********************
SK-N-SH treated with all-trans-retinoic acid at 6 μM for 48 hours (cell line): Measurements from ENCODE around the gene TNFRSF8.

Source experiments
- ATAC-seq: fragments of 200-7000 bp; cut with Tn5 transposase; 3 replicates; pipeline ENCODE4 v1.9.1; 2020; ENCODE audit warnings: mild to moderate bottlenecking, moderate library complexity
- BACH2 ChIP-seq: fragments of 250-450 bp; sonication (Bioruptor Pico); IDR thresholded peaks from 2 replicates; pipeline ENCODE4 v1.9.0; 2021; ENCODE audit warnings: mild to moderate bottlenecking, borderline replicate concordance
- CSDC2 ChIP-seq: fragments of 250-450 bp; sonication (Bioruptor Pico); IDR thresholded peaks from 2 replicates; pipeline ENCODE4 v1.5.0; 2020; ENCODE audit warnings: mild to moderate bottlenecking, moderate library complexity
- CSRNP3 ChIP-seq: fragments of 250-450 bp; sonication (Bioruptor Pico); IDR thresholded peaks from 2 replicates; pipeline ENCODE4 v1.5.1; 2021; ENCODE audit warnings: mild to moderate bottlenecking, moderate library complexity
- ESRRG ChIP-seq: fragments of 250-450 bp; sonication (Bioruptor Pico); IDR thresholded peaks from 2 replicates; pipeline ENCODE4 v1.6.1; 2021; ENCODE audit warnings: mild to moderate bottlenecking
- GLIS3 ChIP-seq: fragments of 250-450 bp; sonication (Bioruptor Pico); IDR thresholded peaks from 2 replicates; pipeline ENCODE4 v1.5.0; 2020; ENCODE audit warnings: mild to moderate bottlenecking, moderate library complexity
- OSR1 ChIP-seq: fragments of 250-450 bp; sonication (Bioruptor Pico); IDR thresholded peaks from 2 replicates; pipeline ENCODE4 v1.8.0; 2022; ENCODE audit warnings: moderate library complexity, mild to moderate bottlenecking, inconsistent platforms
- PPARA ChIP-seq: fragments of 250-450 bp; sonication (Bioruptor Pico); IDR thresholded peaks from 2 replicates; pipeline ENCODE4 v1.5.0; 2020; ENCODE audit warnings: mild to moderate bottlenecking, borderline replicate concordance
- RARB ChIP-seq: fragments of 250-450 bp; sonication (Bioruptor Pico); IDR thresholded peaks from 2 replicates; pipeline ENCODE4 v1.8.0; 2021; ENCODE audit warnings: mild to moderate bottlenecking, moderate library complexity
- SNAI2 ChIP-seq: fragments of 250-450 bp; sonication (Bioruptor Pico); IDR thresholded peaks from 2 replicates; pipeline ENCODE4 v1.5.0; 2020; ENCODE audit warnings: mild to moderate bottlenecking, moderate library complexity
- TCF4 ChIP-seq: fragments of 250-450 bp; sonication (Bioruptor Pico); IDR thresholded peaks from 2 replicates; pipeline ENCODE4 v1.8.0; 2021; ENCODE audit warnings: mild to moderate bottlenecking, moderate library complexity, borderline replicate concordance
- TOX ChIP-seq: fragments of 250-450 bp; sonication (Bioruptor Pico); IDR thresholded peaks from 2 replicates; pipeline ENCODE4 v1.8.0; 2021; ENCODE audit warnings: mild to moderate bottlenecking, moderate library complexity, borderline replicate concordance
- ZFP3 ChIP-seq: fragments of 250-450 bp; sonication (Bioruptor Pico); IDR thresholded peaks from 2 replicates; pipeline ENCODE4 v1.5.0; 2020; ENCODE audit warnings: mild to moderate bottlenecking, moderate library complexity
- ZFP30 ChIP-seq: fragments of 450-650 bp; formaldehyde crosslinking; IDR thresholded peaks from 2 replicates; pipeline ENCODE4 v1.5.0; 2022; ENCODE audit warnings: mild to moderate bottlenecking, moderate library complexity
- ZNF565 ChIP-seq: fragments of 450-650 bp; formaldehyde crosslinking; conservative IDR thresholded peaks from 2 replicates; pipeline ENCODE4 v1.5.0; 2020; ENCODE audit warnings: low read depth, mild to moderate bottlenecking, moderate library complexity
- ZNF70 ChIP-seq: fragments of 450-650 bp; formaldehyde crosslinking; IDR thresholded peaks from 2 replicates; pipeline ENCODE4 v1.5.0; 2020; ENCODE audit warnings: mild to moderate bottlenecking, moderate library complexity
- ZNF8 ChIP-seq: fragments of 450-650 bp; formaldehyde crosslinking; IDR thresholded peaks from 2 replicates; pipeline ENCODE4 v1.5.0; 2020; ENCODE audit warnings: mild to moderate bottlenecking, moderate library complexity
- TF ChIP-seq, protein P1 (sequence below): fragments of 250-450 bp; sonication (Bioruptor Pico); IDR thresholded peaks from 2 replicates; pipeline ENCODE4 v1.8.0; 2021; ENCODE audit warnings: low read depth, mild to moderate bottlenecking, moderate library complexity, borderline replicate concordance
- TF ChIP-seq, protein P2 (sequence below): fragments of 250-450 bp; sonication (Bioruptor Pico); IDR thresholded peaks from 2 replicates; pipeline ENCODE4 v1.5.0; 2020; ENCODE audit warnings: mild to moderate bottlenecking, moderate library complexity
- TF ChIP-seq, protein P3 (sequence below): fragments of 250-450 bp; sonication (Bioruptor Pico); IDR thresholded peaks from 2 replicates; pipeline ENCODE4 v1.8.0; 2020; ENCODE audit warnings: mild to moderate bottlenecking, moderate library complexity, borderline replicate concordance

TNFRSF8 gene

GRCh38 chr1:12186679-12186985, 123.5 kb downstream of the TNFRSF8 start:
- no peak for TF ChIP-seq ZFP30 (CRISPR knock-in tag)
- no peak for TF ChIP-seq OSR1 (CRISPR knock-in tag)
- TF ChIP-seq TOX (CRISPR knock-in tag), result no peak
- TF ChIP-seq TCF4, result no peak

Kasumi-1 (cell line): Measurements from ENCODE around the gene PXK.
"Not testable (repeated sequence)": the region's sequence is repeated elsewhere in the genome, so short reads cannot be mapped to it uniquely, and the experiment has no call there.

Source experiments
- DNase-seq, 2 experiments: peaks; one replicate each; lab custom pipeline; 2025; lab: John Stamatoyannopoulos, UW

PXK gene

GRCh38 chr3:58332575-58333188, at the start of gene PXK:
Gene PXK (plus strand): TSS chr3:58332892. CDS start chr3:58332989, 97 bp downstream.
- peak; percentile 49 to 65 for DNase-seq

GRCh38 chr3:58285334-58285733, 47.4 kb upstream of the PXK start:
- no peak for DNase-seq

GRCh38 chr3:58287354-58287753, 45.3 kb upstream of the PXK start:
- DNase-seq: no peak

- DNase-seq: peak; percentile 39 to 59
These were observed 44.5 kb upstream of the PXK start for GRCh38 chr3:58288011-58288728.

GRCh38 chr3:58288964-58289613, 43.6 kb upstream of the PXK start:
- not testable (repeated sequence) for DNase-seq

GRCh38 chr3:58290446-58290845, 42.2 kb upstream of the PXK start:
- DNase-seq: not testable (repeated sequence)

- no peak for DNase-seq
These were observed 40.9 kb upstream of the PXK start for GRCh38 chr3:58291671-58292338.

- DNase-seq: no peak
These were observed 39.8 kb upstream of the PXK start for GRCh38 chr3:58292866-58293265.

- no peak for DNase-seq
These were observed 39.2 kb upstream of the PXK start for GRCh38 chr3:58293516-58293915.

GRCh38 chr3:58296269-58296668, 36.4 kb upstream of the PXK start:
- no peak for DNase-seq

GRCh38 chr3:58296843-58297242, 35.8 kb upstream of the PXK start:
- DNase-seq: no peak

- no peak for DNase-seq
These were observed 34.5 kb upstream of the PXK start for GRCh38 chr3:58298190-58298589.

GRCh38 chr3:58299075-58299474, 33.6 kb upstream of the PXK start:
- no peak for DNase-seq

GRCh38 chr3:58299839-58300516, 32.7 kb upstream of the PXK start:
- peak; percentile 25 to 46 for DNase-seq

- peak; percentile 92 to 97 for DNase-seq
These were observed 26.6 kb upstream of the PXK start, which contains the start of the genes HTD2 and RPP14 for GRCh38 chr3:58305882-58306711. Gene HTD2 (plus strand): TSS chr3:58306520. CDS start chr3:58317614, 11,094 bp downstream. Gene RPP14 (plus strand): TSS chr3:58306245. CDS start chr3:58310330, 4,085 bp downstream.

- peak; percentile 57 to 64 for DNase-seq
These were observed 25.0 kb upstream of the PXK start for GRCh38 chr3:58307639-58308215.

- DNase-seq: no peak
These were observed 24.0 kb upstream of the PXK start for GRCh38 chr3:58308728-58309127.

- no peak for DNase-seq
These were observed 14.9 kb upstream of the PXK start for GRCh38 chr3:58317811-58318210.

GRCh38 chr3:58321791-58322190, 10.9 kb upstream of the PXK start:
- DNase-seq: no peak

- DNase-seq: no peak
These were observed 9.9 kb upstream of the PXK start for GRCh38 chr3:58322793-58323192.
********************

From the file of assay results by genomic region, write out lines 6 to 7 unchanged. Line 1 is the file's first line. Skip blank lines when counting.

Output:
- CSRNP3 ChIP-seq: fragments of 250-450 bp; sonication (Bioruptor Pico); IDR thresholded peaks from 2 replicates; pipeline ENCODE4 v1.5.1; 2021; ENCODE audit warnings: mild to moderate bottlenecking, moderate library complexity
- ESRRG ChIP-seq: fragments of 250-450 bp; sonication (Bioruptor Pico); IDR thresholded peaks from 2 replicates; pipeline ENCODE4 v1.6.1; 2021; ENCODE audit warnings: mild to moderate bottlenecking